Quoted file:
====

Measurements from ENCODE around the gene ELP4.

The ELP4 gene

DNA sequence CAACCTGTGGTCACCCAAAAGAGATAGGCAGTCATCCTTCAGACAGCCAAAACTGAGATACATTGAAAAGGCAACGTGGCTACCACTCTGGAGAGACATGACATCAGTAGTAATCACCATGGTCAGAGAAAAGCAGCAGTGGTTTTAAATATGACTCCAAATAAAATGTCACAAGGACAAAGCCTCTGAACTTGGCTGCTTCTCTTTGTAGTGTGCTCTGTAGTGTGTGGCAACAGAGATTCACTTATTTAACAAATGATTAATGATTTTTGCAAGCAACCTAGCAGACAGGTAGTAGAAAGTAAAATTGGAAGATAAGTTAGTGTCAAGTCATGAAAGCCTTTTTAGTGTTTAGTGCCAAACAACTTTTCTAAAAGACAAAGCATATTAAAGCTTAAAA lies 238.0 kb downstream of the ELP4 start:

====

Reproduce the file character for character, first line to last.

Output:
Measurements from ENCODE around the gene ELP4.

The ELP4 gene

DNA sequence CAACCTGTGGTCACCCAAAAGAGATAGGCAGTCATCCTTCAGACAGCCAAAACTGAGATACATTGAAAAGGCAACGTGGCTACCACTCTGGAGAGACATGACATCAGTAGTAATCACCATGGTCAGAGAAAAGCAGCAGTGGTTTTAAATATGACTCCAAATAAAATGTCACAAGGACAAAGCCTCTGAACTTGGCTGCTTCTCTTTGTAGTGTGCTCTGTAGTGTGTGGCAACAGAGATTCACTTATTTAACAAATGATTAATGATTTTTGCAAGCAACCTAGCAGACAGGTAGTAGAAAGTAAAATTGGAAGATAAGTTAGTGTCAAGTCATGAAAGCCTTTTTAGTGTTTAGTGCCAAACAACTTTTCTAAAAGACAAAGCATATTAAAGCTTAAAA lies 238.0 kb downstream of the ELP4 start: